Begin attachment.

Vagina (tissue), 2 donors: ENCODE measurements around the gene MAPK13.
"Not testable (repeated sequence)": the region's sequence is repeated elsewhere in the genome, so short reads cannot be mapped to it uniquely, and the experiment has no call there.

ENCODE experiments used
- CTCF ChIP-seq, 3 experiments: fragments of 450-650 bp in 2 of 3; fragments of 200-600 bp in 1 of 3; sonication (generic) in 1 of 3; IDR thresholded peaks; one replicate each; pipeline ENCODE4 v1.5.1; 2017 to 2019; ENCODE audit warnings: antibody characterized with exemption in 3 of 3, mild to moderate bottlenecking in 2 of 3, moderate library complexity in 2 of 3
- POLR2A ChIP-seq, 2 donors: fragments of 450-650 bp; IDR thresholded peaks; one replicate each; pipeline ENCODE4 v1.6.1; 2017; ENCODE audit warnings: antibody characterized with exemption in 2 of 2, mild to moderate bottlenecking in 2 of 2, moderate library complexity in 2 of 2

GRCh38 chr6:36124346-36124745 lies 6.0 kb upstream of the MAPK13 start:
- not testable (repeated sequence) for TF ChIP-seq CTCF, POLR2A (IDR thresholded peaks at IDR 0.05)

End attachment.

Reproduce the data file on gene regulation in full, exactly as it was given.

Vagina (tissue), 2 donors: ENCODE measurements around the gene MAPK13.
"Not testable (repeated sequence)": the region's sequence is repeated elsewhere in the genome, so short reads cannot be mapped to it uniquely, and the experiment has no call there.

ENCODE experiments used
- CTCF ChIP-seq, 3 experiments: fragments of 450-650 bp in 2 of 3; fragments of 200-600 bp in 1 of 3; sonication (generic) in 1 of 3; IDR thresholded peaks; one replicate each; pipeline ENCODE4 v1.5.1; 2017 to 2019; ENCODE audit warnings: antibody characterized with exemption in 3 of 3, mild to moderate bottlenecking in 2 of 3, moderate library complexity in 2 of 3
- POLR2A ChIP-seq, 2 donors: fragments of 450-650 bp; IDR thresholded peaks; one replicate each; pipeline ENCODE4 v1.6.1; 2017; ENCODE audit warnings: antibody characterized with exemption in 2 of 2, mild to moderate bottlenecking in 2 of 2, moderate library complexity in 2 of 2

GRCh38 chr6:36124346-36124745 lies 6.0 kb upstream of the MAPK13 start:
- not testable (repeated sequence) for TF ChIP-seq CTCF, POLR2A (IDR thresholded peaks at IDR 0.05)